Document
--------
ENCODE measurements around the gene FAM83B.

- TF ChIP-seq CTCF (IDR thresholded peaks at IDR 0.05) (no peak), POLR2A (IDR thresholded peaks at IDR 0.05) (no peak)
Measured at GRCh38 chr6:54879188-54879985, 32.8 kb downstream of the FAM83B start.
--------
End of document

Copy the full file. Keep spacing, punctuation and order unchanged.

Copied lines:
ENCODE measurements around the gene FAM83B.

- TF ChIP-seq CTCF (IDR thresholded peaks at IDR 0.05) (no peak), POLR2A (IDR thresholded peaks at IDR 0.05) (no peak)
Measured at GRCh38 chr6:54879188-54879985, 32.8 kb downstream of the FAM83B start.